Doesn't that validate my question about the water getting trapped in the tread though?

With the water not being repelled with a lean, and the front being the primary braking force. Being upright when it's raining (which I always am, I haven't honed my wet-riding skills) wouldn't it cause a hydroplane when the water doesn't have any more tread to escape through?

I'm not trying to say I'm right or anything. I'm no engineer, I know there's a reason they do what they do
 

Moderating: Fair & Just
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Doesn't that validate my question about the water getting trapped in the tread though?

With the water not being repelled with a lean, and the front being the primary braking force. Being upright when it's raining (which I always am, I haven't honed my wet-riding skills) wouldn't it cause a hydroplane when the water doesn't have any more tread to escape through?

I'm not trying to say I'm right or anything. I'm no engineer, I know there's a reason they do what they do
You may be on to something.
 

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Doesn't that validate my question about the water getting trapped in the tread though?
not really because the contact point with the road is so small on motorcycle tire due to it's profile the amount of water trapped is negligible.
@bpe has the correct answer, the tire pattern is designed for maximum grip. so on the rear the wheel is driven so the force is transmitted to the tire is clockwise, on the front the tire has no drive but requires the grip in the opposite direction for braking anti clockwise, the arrow shows the direction of maximum grip.
some tires are designed for front use only while others are designed for rear use only and have arrows point to the right rotation, however some can be used on either the front or the rear these will have two arrows one on either side wall pointing in different directions for the correct fitment F or R.
 

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Don't forget that there is often a central groove for straight up riding.
 

Fast Old Guy
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back in my cheap racing days, i asked a tire rep:"since Loudon had mostly left turns, could i run a worn tire reversed to save money ? He replied sure except in the rain, as the tread was there only to direct water. hense slicks.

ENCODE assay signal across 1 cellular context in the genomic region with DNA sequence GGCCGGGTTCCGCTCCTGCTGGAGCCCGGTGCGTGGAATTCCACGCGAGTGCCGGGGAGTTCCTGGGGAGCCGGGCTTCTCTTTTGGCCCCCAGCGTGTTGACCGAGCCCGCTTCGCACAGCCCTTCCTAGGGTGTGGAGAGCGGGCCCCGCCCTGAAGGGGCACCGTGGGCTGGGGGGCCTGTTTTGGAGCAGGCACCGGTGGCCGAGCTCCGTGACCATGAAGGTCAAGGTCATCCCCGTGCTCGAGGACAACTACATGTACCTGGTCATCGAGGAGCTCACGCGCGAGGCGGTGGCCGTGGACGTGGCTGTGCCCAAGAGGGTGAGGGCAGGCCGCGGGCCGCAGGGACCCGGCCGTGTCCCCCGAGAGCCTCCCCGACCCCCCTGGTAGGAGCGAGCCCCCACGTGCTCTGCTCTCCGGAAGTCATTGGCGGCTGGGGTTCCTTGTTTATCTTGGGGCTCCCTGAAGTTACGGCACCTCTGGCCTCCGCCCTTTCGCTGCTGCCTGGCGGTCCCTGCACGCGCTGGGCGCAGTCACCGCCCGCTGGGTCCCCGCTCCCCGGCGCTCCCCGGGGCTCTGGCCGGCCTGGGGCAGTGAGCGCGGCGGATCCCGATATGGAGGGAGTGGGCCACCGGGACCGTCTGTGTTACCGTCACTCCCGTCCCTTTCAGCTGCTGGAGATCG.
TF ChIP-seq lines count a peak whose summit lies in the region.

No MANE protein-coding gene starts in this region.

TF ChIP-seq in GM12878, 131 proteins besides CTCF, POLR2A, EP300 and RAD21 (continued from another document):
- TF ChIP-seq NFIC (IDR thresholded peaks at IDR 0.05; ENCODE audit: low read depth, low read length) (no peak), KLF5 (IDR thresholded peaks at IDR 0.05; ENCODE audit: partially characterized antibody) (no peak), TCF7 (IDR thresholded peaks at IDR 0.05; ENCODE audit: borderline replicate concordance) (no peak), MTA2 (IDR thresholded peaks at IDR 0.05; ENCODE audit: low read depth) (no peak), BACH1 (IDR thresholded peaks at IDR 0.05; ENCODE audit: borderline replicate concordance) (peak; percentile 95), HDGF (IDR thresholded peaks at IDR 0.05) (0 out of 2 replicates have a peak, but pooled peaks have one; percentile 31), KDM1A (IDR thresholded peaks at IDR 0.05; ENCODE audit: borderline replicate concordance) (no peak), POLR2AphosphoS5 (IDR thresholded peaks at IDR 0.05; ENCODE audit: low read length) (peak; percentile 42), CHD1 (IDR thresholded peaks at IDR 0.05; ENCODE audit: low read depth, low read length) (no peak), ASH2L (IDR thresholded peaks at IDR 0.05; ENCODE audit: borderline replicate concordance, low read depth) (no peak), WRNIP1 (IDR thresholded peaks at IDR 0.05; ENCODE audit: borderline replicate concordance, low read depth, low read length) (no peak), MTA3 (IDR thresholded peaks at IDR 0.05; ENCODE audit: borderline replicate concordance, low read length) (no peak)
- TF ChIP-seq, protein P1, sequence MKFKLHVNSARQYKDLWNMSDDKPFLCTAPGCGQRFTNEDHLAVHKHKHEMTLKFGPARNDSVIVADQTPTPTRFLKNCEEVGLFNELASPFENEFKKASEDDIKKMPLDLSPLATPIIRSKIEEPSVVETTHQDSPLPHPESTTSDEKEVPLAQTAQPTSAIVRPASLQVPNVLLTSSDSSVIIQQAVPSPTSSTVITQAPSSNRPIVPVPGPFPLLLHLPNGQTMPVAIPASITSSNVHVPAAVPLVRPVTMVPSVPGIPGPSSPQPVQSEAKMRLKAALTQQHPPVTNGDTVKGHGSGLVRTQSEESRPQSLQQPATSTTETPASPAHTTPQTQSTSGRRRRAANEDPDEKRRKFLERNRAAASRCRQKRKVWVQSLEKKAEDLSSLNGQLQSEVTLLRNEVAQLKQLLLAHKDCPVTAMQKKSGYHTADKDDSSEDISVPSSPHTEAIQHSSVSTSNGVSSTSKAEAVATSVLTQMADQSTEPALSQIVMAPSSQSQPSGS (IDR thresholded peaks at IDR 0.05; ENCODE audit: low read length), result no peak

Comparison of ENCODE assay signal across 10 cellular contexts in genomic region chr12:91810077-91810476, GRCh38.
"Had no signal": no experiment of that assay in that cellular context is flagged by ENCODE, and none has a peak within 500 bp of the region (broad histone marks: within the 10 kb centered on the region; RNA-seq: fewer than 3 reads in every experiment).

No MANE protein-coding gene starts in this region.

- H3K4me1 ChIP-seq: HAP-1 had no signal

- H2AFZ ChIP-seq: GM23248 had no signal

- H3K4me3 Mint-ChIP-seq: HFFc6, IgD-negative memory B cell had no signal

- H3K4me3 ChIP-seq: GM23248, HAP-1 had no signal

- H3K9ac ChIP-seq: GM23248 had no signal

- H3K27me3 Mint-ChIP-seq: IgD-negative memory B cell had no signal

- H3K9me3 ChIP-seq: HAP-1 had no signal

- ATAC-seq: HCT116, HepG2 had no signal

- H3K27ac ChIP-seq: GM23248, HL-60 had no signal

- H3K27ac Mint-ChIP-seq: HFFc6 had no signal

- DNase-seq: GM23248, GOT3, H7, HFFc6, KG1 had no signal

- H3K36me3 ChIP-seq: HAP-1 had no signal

for street use ???
Fog
 

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Discussion Starter · #17 ·
back in my cheap racing days, i asked a tire rep:"since Loudon had mostly left turns, could i run a worn tire reversed to save money ? He replied sure except in the rain, as the tread was there only to direct water. hense slicks.
for street use ???
Fog
After all these years on the forum, the thousands of clueless noobies asking basic questions and not taking any advice, do you think rational reasoning works with me?

I was hoping to slip this one by you fog. I was going to rock the forks and do a proper alignment at the same time, then just blame the tire. Honestly though the tire is just another hard part I want to make sure is 100%. My plan is to take a road trip, 2,000+ miles on this in a few weeks. Which is why I've been shooting the parts cannon so far.
 

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the adage "measure twice, cut once" regarding wood working/metal working applies to changing tyres, at least for me. I remove said bad tyre and throw it on the floor as I took it off the wheel, and look at it five times before mounting next tire. Heard the part about poor racers on the balls of their arse, reversing tyres for the sake of having tread on a specific side of the tyre. Those days are long gone now. Peace.
 

Fast Old Guy
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Having had a tire aquaplane at nearly 100 mph ( I described the result in a earlier post). I would recommend changing that tire if your planning a road trip. Unless yuor going to be only in ArZ, o